“Still I Rise”

Polarization, pandemic, the planet. What’s next? Fellow reader Mary Zoll nailed it with her recent 6-word memoir. It feels like the hits keep coming these days as we add the passing of Justice Ruth Bader Ginsburg on top of the rest. When coping reserves are low, and it feels like you’re hitting the wall, sometimes a powerful resiliency poem like Maya Angelou’s “Still I Rise” can help.

Watch this moving video of Serena Williams reading “Still I Rise” before you read the full poem below. Expect goosebumps.

Still I Rise

You may write me down in history
With your bitter, twisted lies,
You may trod me in the very dirt
But still, like dust, I’ll rise.

Does my sassiness upset you?
Why are you beset with gloom?
’Cause I walk like I’ve got oil wells
Pumping in my living room.

Just like moons and like suns,
With the certainty of tides,
Just like hopes springing high,
Still I’ll rise.

Did you want to see me broken?
Bowed head and lowered eyes?
Shoulders falling down like teardrops,
Weakened by my soulful cries?

Does my haughtiness offend you?
Don’t you take it awful hard
’Cause I laugh like I’ve got gold mines
Diggin’ in my own backyard.

You may shoot me with your words,
You may cut me with your eyes,
You may kill me with your hatefulness,
But still, like air, I’ll rise.

Does my sexiness upset you?
Does it come as a surprise
That I dance like I’ve got diamonds
At the meeting of my thighs?

Out of the huts of history’s shame
I rise
Up from a past that’s rooted in pain
I rise
I’m a black ocean, leaping and wide,
Welling and swelling I bear in the tide.

Leaving behind nights of terror and fear
I rise
Into a daybreak that’s wondrously clear
I rise
Bringing the gifts that my ancestors gave,
I am the dream and the hope of the slave.
I rise
I rise
I rise.

Maya Angelou

Some questions for reflection:

Is there a particular stanza in “Still I Rise” that struck you? Which one and why?

There’s a lot of rich imagery in “Still I Rise.” Is there a certain image or person that comes to mind when you think of resiliency? For example:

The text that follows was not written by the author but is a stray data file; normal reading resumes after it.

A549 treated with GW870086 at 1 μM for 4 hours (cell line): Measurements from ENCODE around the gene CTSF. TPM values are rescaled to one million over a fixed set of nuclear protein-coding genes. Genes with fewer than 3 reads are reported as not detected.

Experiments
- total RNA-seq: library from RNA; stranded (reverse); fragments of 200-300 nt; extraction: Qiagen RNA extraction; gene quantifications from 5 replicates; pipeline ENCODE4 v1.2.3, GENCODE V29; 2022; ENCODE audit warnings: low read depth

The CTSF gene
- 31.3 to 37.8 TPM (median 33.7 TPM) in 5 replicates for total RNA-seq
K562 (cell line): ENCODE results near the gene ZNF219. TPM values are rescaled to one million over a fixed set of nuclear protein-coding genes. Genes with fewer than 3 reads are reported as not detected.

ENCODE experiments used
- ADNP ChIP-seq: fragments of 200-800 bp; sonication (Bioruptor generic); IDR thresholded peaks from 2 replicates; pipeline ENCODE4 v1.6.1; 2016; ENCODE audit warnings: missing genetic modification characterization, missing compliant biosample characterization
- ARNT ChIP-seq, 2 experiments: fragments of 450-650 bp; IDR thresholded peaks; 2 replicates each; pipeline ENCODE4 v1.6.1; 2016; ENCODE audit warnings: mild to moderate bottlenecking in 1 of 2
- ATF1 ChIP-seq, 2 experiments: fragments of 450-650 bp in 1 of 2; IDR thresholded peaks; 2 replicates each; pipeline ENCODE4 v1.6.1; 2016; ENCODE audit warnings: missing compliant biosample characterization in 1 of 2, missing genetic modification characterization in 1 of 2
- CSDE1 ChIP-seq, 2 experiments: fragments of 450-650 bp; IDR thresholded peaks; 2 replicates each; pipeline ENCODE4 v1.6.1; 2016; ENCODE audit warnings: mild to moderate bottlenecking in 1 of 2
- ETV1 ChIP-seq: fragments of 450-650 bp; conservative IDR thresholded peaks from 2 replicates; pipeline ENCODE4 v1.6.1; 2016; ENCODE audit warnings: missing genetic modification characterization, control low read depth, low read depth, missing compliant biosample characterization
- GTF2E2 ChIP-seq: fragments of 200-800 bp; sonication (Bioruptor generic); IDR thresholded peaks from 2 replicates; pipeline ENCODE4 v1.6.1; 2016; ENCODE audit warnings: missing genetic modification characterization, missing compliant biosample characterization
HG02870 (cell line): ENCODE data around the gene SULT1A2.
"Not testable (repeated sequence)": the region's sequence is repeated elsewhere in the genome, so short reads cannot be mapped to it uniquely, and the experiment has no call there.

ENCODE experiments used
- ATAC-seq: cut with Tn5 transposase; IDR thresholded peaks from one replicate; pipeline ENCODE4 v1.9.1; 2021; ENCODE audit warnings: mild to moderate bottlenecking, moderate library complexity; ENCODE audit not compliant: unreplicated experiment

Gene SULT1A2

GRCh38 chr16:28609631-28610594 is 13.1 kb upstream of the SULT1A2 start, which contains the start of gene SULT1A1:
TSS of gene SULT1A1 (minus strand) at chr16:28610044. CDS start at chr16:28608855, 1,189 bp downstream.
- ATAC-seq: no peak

How we stay resilient and ride out a storm varies for each of us. Maybe you think of a line or two from a different poem like “The Guest House” or “The Cure” that we’ve read previously. Or perhaps dancing to an upbeat song like Elton John’s “I’m Still Standing” does the trick. (Poet Tracy K. Smith says pop songs are the first responders for a new wound.) How do you keep going when you want to quit? What helps you recover when things don’t turn out as you hoped?

“You may encounter many defeats, but you must not be defeated. In fact, the encountering may be the very experience which creates the vitality and the power to endure.” 

Maya Angelou

Sources:

“Still I Rise” by Maya Angelou from And Still I Rise: A Book of Poems, 1978. Copyrighted material used for educational or therapeutic purposes.

Photo: Maya Angelou from FET Phase English Resource

6 thoughts on ““Still I Rise”

  1. What a powerful poem. And such a beautiful reading of it by Serena. And great questions to ponder! I’ve often wondered how I kept on going after my dear little Evan passed away. I certainly had no desire to continue living. I was completely deflated and instead of rising I was sinking, sinking, sinking — into the earth, hoping to disappear. But lo and behold my heart kept beating, my blood kept flowing, my lungs kept breathing and I just kept on rising every morning. I did not have a choice or say in the matter. I think over time I’ve come to realize and accept that we all are connected—all people, all living things, all things that have transitioned from one energy form to another (I don’t like the word death. It sounds too final.). We are one symbiotic organism, so to speak, and when one of the infinite elements of this organism is down, or in distress, or transitioning, the collective organism directs its energy to heal those wounds and continues on, ad infinitum, though ever in a slightly different and (one can only hope) stronger form…..

    Like

    1. ❤ ❤
       {{Gary}} (hugs)

      Thanks for sharing this, Gary. I don't know how you kept rising either after losing Evan, but I'm so glad you did. I can see how this poem would strongly (loudly?) resonate. The symbiotic organism you describe is beautiful and reminds me of the cells in the human body, and how they sense each other and come to the aid of each other when needed. Interconnected for sure! xo

      Like

  2. Patti,
    You are asking us some big questions and I’m glad that you do. I loved the idea of the Black ocean and its power.

    Perhaps there is something to the relentlessness of waves (i.e., we go on) and ocean is changes its shape too. So we can remind ourselves that we may feel differently tomorrow. Of course, there is more meaning than what I can convey as it comes from and speaks of a Black woman poet and read by a powerful, Black woman who is loved but also harshly and unduly scorned.

    Liked by 1 person

  3. Goosebumps indeed! I have been reading this poem on and off these past few months. A much needed reminder of human resilience. These lines get me:

    Out of the huts of history’s shame
    I rise
    Up from a past that’s rooted in pain
    I rise
    I’m a black ocean, leaping and wide,
    Welling and swelling I bear in the tide.

    So powerful.

    When one of my close friends was going through a hard time, she asked for a “survival jar” withpersonal notes from friends. She would open it and read a note or two to get her spirits high again. I think this poem is making it into my jar.

    Liked by 3 people

    1. Love the idea of a “survival jar!”

      Like

  4. I needed this reminder. I feel so frustrated trying to logically tell others why they need to vote for Biden

    Liked by 2 people

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